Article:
Most financial tools do a good job of showing small businesses where they’ve been and how well they’re faring at any given moment. The future remains elusive, however, and it’s a blind spot that can have a disastrous effect on the bottom line.
“About 40 percent of small businesses have a working capital cash crisis in the first [three] years,” said Dave Kurrasch, vice president and general manager of Small Business Payments Company, the U.S. subsidiary of Acxsys, a Canadian payments services company. The culprit: poor planning due to shoddy (or non-existent) forecasting tools.
A Cloud-based Small Business Forecasting Tool
Recognizing this “pain point for small businesses,” Kurrasch’s company launched a software-as-a-service (SaaS) product in October called Small Business Workbench (branding experts they are not, joked Kurrasch). But the former Wells Fargo bank executive prides himself on bringing products to market the do what it says on the label.
“At the heart of the workbench is a simple-to-use cash forecasting tool,” Kurrasch told Small Business Computing. After an initial setup, the cloud-based solution takes over and provides small business owners with a projection of how much cash they can expect to be sitting on as the days, weeks and months roll on.
Sounds basic, but Small Business Workbench belies a software foundation—developed in-house and featuring built-in intelligence—that surfaces potential issues well before small business owners find themselves scrambling for cash, explained Kurrasch. In short, the product makes it practically impossible for money troubles to sneak up on a small business.
Short of an accident, disaster or other unexpected occurrence—which is what business insurance is for—Small Business Workbench lets you view your projected cash position well into the future. The solution “talks to QuickBooks and other accounting systems,” said Kurrasch, analyzes income, payroll, payables and accounts receivable and develops a forecast that factors in how each affects the other.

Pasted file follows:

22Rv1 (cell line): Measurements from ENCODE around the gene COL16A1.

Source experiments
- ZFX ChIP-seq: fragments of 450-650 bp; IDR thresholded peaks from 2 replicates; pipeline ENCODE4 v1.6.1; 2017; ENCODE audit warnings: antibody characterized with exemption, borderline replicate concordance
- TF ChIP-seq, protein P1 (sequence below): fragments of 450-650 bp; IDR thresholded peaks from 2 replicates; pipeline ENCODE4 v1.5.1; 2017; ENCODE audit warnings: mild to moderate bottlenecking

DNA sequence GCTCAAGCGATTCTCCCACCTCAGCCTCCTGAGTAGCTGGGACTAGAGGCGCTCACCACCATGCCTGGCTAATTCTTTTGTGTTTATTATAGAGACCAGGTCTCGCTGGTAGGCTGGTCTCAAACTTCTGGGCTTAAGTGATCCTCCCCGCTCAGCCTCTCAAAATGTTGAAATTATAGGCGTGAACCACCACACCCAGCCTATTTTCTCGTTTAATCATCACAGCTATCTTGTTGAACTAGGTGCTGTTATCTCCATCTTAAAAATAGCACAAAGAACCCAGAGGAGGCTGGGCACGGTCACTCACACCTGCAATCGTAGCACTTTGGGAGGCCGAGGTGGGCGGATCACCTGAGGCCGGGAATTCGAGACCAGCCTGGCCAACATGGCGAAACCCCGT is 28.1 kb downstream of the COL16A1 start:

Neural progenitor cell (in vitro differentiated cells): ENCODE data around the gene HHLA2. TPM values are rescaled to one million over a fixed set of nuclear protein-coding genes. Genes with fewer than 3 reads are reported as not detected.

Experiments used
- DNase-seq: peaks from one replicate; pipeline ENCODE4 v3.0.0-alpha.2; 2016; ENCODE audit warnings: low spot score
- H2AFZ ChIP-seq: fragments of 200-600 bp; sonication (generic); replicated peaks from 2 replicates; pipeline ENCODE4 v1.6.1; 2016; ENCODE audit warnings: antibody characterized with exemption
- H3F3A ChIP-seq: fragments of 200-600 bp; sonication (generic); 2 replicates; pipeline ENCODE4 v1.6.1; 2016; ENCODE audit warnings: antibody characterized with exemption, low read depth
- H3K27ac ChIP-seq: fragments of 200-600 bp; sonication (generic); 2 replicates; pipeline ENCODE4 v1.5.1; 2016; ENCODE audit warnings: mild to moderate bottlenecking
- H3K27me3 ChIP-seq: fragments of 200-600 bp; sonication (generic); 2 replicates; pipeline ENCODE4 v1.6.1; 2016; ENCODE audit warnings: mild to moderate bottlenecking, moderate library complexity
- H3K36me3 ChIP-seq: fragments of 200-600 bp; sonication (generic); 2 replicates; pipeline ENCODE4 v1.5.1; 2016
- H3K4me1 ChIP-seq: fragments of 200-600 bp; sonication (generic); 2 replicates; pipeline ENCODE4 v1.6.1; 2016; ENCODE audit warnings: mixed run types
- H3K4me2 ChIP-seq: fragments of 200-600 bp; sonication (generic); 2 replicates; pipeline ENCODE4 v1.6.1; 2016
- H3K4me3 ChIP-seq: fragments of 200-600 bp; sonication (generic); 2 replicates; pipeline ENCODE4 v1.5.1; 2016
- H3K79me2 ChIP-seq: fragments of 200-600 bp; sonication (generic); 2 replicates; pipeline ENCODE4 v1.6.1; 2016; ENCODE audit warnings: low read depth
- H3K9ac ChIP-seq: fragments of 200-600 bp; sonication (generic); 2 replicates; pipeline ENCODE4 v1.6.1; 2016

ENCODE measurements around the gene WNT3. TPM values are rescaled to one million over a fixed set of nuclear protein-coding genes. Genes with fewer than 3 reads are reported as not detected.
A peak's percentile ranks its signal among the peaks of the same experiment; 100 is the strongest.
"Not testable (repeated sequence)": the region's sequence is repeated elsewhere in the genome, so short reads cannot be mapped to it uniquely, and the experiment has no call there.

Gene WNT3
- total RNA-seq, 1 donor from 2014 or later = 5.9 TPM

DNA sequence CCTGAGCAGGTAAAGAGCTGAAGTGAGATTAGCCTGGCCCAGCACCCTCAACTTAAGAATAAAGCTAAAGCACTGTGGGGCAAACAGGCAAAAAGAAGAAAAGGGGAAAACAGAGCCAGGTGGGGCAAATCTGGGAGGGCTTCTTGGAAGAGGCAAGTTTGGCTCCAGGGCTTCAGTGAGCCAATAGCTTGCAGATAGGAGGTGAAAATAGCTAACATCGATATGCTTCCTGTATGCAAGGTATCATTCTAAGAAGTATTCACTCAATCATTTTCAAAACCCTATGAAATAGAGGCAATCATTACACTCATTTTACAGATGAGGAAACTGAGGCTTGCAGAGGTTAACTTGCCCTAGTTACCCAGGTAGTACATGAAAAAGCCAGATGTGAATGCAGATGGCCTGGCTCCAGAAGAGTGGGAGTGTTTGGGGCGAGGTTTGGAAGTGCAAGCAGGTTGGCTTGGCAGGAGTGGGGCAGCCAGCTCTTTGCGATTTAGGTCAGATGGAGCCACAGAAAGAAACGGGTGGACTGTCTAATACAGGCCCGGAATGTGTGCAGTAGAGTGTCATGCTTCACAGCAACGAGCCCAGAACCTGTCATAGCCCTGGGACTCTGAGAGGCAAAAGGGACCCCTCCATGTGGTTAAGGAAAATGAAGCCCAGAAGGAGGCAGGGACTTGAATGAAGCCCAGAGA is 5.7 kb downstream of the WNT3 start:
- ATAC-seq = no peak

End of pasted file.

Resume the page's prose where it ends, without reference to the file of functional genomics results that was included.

As a result, business owners can see problems cropping up a mile away and take advantage of the extra time to deal with them. You set a minimum dollar threshold, and when Small Business Workbench detects that cash positions will dip below that limit, it issues an alert.
This capability is enhanced with the product’s “Trigger Marketing” recommendation feature. The recommendations, delivered via text message or email, let small business owners “maximize their working capital or address potential cash flow problems,” said the company in a statement. If the program predicts a surplus, for instance, it will suggest investing it for a better return.
When they’re not under the gun, small business owners make better decisions, asserted Kurrasch. For instance, he said, shops facing a cash crunch may opt to offer select customers a discount on their invoice if they pay quickly instead of taking on more debt to make payroll.
Small Business Workbench launched in October as a “white label” product for banks, but the company is now casting a wider net. “We’re close to finishing our implementation to the Intuit Marketplace,” meaning that QuickBooks users can add cash flow forecasting to their toolkits.
Releases for other popular app stores are in the works. Plus, the company is also working on “apps for every part of the working capital process” including inventory and payroll.
Small Business Workbench apps for popular financial and cloud app stores are expected to roll out in the coming months.
Pedro Hernandez is a contributing editor at Small Business Computing. Follow him on Twitter @ecoINSITE.
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